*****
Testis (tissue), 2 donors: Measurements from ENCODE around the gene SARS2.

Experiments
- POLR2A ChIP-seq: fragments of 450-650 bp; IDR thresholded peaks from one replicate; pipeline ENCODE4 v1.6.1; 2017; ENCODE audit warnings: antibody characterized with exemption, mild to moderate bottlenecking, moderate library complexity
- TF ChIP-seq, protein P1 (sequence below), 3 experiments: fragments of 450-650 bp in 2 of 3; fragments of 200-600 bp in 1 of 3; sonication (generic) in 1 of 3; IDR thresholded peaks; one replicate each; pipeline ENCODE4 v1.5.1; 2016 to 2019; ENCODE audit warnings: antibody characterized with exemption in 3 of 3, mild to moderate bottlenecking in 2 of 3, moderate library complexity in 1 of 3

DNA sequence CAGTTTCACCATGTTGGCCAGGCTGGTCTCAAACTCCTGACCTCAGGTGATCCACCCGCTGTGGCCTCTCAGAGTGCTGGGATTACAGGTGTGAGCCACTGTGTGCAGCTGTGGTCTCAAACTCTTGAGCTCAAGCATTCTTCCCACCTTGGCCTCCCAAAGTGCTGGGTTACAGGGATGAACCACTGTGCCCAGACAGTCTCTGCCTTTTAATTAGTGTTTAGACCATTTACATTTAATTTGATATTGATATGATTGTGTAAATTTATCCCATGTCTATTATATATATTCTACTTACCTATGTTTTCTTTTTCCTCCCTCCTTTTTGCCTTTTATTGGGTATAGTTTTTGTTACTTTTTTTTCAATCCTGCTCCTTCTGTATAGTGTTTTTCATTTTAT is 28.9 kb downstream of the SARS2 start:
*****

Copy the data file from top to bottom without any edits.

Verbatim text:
Testis (tissue), 2 donors: Measurements from ENCODE around the gene SARS2.

Experiments
- POLR2A ChIP-seq: fragments of 450-650 bp; IDR thresholded peaks from one replicate; pipeline ENCODE4 v1.6.1; 2017; ENCODE audit warnings: antibody characterized with exemption, mild to moderate bottlenecking, moderate library complexity
- TF ChIP-seq, protein P1 (sequence below), 3 experiments: fragments of 450-650 bp in 2 of 3; fragments of 200-600 bp in 1 of 3; sonication (generic) in 1 of 3; IDR thresholded peaks; one replicate each; pipeline ENCODE4 v1.5.1; 2016 to 2019; ENCODE audit warnings: antibody characterized with exemption in 3 of 3, mild to moderate bottlenecking in 2 of 3, moderate library complexity in 1 of 3

DNA sequence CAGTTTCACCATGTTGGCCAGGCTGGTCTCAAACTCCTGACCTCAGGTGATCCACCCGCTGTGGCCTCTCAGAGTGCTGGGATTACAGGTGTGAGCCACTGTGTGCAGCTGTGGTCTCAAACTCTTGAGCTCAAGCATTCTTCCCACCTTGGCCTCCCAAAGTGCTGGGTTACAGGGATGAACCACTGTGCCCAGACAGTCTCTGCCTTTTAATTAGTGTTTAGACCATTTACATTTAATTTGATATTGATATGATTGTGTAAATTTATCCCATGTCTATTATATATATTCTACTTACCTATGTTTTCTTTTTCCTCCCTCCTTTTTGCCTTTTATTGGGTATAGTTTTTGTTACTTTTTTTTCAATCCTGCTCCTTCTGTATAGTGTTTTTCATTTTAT is 28.9 kb downstream of the SARS2 start: